ODD METERS AND TIME SIGNATURES IN MUSIC (Part 2)

Part 2: Classification of Odd Meters

(Previous essay: “Part 1: Introduction to Odd Meters”)

Defining the term “odd meter” can be somewhat confusing because the word “odd” implies multiple meanings. Depending on the context, the word itself refers to a variety of different things and situations including: unusual, irregular, unexpected, eccentric, fantastic, bizarre etc. While some musicians often use the word “odd” to describe an irregular or uncommon time signature or meter, the correct term for all non-ordinary meters is “unusual meter” while “odd meter” refers specifically to meters with an odd number of beats. In other words, the time signature marking for an odd meter will always have an odd number for the upper numeral.

All odd meters can be classified in two categories, depending on the pulse of music they create:

Simple or Basic Odd Meters which create an even, steady pulse in music: 3/4, 5/4, 7/4 etc.

Complex or Advanced Odd Meters which create an uneven pulse in music: 5/8, 7/8, 11/8, 13/8, 15/8 etc.

Here’s an example of a 3/4 simple odd meter:

(“Dream Walking” from my solo piano album “Over Seen Seas”)

and an example for a 7/8 complex odd meter (3+2+2 variation):

(“Gusta mi magla padnala“ from my solo piano album “Over Seven Seas”)

I should note here that what I refer to as “complex or advanced odd meters” is classified in formal Western music theory as a part of “additive meters” or “additive time signatures” – a group encompassing both odd and even meters.

An exception to the classification above is a 9/8 meter which falls in either category, depending on its actual subdivision:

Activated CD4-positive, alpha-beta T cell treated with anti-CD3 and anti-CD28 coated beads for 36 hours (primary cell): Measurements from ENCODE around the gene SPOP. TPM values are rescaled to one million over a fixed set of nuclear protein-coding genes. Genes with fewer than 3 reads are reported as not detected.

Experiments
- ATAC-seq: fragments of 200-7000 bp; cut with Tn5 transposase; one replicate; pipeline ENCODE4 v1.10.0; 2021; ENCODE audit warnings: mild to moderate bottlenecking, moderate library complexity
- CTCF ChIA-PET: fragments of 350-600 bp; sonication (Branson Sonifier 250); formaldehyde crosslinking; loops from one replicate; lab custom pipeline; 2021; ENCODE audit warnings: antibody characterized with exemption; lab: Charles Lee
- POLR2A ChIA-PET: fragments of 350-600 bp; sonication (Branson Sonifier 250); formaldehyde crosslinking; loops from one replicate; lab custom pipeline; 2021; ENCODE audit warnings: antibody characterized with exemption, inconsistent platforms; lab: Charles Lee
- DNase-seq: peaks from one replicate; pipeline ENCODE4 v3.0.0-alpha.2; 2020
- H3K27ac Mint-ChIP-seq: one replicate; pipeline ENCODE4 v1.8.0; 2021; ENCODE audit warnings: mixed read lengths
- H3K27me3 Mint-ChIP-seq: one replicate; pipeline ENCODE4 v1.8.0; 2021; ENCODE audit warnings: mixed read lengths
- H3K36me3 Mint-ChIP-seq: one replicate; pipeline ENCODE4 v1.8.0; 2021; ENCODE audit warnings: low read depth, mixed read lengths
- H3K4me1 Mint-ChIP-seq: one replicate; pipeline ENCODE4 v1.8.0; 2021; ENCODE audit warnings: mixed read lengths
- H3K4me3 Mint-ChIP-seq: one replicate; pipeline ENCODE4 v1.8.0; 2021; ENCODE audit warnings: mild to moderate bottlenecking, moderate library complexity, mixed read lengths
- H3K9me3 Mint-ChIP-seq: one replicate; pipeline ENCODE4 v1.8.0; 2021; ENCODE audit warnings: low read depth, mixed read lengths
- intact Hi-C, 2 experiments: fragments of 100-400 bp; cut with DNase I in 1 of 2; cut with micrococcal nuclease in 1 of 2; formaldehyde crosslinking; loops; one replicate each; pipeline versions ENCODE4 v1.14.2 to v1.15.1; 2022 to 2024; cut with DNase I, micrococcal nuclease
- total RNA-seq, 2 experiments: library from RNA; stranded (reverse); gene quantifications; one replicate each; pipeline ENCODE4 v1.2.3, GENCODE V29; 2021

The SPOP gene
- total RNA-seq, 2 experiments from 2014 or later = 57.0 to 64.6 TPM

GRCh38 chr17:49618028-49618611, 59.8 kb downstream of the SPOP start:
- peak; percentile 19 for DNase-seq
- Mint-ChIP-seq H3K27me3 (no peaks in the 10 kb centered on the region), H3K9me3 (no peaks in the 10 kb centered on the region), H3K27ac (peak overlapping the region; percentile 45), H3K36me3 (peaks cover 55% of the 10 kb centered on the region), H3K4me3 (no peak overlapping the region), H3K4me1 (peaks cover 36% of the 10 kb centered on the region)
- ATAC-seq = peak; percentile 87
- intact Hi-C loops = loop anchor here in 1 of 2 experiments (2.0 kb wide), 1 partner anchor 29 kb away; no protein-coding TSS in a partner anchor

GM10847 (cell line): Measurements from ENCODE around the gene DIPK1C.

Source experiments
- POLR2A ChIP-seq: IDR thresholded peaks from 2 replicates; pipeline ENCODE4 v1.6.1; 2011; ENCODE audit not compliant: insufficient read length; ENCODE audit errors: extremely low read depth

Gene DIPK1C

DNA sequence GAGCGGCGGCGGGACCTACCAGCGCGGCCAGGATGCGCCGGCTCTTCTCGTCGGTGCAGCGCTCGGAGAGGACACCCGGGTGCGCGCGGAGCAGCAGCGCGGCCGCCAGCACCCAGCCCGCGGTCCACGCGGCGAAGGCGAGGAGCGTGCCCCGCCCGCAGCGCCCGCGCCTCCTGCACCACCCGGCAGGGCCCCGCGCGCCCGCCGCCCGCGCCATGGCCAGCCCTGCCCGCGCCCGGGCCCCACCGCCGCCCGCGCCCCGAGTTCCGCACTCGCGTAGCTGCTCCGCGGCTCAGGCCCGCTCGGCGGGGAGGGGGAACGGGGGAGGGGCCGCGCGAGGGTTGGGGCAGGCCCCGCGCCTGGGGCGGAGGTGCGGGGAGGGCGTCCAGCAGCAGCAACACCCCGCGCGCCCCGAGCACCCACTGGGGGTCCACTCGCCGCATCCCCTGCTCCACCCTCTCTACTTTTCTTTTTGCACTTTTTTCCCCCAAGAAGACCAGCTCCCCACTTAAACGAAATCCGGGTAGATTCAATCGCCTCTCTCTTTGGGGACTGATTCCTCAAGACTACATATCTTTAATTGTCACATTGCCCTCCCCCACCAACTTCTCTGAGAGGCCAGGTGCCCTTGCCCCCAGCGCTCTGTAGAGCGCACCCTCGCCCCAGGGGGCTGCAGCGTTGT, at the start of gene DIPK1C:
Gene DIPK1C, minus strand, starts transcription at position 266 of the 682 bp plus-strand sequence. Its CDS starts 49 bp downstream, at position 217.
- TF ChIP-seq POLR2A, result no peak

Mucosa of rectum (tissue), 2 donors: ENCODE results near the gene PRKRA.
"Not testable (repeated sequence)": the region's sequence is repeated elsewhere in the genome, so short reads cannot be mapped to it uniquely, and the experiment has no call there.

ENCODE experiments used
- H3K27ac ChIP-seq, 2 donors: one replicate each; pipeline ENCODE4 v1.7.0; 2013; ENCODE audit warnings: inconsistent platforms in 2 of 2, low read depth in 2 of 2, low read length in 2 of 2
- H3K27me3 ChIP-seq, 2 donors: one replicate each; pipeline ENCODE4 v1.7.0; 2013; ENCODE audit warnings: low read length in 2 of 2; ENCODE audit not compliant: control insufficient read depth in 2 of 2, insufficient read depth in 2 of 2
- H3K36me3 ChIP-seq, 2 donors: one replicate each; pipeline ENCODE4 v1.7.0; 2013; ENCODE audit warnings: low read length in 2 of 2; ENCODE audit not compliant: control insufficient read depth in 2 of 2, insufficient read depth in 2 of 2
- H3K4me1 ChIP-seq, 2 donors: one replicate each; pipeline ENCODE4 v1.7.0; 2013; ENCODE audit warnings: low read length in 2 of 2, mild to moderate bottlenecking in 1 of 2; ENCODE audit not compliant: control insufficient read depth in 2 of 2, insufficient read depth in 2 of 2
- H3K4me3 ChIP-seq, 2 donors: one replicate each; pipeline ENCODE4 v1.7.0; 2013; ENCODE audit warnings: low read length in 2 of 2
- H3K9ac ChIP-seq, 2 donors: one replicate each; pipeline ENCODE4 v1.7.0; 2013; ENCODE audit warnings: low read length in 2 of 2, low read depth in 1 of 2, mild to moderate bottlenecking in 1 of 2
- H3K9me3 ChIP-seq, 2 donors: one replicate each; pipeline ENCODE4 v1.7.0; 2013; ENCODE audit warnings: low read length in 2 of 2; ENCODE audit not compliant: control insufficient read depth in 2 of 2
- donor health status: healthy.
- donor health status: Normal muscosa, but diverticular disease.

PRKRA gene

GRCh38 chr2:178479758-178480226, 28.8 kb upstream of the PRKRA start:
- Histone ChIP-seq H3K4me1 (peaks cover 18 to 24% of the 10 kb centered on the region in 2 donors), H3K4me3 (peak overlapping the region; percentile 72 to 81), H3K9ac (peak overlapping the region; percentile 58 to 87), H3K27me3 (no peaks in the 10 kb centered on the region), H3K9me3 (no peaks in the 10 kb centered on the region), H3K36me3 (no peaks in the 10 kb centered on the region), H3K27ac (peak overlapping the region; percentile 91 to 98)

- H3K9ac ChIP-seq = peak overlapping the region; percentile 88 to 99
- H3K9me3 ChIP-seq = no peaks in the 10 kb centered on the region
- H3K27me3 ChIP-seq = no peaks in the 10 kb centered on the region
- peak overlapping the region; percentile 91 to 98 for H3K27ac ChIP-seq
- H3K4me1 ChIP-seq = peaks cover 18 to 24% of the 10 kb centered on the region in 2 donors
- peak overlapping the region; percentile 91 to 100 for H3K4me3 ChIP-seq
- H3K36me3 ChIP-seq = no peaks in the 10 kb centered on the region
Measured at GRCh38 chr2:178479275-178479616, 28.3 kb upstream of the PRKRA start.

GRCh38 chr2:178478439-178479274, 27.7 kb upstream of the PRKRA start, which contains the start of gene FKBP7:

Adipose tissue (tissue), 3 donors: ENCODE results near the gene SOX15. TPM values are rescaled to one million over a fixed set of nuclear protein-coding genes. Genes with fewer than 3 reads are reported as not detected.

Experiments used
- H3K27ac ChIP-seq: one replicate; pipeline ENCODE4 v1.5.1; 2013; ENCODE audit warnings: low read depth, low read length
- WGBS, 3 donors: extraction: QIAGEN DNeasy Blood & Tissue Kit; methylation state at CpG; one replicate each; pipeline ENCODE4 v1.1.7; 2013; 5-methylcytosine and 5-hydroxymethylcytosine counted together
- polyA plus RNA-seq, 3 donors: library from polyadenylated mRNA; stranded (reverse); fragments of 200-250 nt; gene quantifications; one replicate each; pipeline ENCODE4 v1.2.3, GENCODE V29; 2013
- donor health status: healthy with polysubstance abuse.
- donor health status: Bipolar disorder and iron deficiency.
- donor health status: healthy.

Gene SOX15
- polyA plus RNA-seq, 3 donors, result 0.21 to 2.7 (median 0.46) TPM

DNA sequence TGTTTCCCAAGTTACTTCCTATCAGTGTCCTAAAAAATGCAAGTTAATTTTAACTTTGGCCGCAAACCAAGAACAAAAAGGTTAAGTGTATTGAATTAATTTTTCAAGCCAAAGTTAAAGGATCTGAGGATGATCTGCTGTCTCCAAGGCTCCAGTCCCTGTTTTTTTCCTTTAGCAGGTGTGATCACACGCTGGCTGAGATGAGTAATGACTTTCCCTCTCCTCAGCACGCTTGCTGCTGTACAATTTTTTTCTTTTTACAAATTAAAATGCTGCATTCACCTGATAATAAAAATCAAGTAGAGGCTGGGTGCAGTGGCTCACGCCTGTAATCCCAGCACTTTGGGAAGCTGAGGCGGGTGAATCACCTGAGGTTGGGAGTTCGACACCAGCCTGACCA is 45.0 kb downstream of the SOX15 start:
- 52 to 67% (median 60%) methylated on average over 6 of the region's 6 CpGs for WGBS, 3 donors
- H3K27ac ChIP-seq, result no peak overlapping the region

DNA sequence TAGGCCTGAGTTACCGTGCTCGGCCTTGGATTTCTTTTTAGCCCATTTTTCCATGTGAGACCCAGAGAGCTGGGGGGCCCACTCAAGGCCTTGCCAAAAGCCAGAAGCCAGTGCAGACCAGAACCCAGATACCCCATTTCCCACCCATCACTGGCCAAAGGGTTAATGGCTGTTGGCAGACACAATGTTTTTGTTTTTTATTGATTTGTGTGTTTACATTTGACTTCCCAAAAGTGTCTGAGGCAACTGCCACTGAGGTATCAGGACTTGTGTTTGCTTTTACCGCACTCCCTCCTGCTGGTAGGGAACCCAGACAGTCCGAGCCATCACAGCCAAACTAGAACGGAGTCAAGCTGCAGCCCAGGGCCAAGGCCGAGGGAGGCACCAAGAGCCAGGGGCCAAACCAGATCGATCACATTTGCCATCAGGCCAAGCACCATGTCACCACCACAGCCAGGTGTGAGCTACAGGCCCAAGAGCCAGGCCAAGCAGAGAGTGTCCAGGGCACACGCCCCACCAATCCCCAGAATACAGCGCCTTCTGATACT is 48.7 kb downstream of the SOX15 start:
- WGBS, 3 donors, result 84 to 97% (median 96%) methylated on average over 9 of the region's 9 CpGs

(3 + 3 + 3) = simple odd meter
(2 + 2 + 2 + 3) or (3 + 2 + 2 + 2) = complex odd meters

Other, much less common, exceptions include 15/8 and 21/8 meters. All of these three exceptions are actually classified in music theory as “compound meters” which are the meters whose upper numeral in their time signature is either 3 or a multiple of number 3 such as in: 3/8, 6/8, 9/8, 12/8, 15/8 etc. Obviously, as the term “compound meters” encompasses both even and odd meters, we would need to establish a separate group of “compound odd meters” that would include all our crossover exceptions (9/8, 15/8, 21/8), with two subgroups:

Simple Compound Odd Meters:

9/8 (3+3+3)
15/8 (3+3+3+3+3)

Complex Compound Odd Meters:

9/8 (2+2+2+3 or 3+2+2+2 etc.)
15/8 (3+4+4+4 or 4+4+4+3 etc.)

We can conclude that complex odd meters contain both even and odd numbered beat segments (internal groupings of 2 or 3 beats). The placement of the odd-numbered segment within a meter determines the actual “feel” of the meter, as it can be placed at the beginning, in the middle, at the end, or anywhere within the meter. When this extended 3-beat segment is placed in the middle of a meter it constitutes a “Symmetric Complex Odd Meter”, otherwise all other placements form the “Asymmetric Complex Odd Meters”.

Here’s a list of common odd meter subdivisions, with the extended 3-beat segments shown in bold:

– 7/8 meter subdivision variations:

2 + 2 + 3
3 + 2 + 2

– 9/8 meter subdivision variations:

2 + 2 + 2 + 3
3 + 2 + 2 + 2
or:
3 + 3 + 3 (simple odd meter)

– 11/8 meter subdivision variations:

3 + 2 + 2 + 2 + 2
2 + 2 + 3 + 2 + 2
2 + 2 + 2 + 2 + 3

– 13/8 meter subdivision variations:

3 + 2 + 2 + 2 + 2 + 2
2 + 2 + 2 + 3 + 2 + 2